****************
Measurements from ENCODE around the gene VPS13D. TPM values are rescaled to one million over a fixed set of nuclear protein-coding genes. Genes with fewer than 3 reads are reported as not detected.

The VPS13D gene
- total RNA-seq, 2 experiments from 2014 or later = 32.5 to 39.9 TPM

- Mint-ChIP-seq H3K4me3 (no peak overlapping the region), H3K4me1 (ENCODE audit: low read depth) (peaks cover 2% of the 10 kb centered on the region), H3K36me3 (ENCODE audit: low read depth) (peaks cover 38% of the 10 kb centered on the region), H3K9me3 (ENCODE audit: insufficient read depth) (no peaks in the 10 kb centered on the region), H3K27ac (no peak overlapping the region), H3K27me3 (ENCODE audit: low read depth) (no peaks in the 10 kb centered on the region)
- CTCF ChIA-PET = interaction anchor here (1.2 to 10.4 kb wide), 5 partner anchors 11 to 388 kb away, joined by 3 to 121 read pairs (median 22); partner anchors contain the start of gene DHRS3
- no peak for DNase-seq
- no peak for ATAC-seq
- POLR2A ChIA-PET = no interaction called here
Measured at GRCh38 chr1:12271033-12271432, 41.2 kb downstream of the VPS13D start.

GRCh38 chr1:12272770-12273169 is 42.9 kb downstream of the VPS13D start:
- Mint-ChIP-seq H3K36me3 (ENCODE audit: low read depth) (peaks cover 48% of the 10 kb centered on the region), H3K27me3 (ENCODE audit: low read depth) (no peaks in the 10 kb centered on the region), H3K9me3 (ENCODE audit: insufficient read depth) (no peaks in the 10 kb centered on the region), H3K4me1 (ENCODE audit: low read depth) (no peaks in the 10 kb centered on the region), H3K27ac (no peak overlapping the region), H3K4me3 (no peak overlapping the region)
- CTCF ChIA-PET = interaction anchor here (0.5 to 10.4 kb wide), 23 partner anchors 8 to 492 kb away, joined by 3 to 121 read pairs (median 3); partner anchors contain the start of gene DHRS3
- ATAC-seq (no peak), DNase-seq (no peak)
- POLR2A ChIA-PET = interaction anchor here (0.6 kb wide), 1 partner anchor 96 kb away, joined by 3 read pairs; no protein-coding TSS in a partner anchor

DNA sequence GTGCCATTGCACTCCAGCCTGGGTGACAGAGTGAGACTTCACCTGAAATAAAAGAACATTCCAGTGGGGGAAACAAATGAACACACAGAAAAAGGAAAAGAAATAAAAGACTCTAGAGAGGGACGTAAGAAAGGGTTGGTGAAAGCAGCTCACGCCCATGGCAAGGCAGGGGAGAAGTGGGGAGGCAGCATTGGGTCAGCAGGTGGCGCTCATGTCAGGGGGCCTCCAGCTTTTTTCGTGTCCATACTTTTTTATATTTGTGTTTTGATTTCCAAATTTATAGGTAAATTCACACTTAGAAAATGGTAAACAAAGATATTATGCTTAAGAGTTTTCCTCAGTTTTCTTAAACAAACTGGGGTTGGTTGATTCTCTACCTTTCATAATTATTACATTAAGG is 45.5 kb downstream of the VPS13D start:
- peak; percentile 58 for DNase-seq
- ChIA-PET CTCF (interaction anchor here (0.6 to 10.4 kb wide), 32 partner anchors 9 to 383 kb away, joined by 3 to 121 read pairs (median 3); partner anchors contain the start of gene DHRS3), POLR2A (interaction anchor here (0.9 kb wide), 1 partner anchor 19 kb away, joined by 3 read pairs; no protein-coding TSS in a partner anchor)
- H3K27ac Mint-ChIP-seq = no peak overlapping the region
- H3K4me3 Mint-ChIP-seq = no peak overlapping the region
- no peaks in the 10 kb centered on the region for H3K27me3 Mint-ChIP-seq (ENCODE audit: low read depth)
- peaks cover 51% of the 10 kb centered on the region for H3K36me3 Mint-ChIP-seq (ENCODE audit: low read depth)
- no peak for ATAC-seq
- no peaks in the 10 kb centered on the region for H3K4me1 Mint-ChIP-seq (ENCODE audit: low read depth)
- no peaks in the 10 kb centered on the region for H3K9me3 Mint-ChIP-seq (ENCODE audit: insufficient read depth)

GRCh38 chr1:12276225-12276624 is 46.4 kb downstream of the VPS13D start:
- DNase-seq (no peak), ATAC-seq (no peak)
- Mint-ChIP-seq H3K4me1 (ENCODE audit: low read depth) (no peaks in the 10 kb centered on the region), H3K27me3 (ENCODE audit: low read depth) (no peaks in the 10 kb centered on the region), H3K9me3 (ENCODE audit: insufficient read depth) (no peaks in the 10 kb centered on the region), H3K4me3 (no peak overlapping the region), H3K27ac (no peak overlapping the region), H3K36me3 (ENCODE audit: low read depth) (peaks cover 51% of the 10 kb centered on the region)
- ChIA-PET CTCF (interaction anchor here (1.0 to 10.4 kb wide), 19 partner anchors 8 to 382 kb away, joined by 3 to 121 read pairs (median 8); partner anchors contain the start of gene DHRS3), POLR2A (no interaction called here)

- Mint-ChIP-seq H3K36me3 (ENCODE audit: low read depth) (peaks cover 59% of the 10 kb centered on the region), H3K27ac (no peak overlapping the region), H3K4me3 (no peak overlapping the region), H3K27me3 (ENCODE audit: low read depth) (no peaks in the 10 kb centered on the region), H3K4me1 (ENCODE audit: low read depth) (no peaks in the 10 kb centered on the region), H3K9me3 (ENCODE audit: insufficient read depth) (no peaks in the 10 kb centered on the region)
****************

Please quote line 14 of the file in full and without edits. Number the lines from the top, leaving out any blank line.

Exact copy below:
- POLR2A ChIA-PET = interaction anchor here (0.6 kb wide), 1 partner anchor 96 kb away, joined by 3 read pairs; no protein-coding TSS in a partner anchor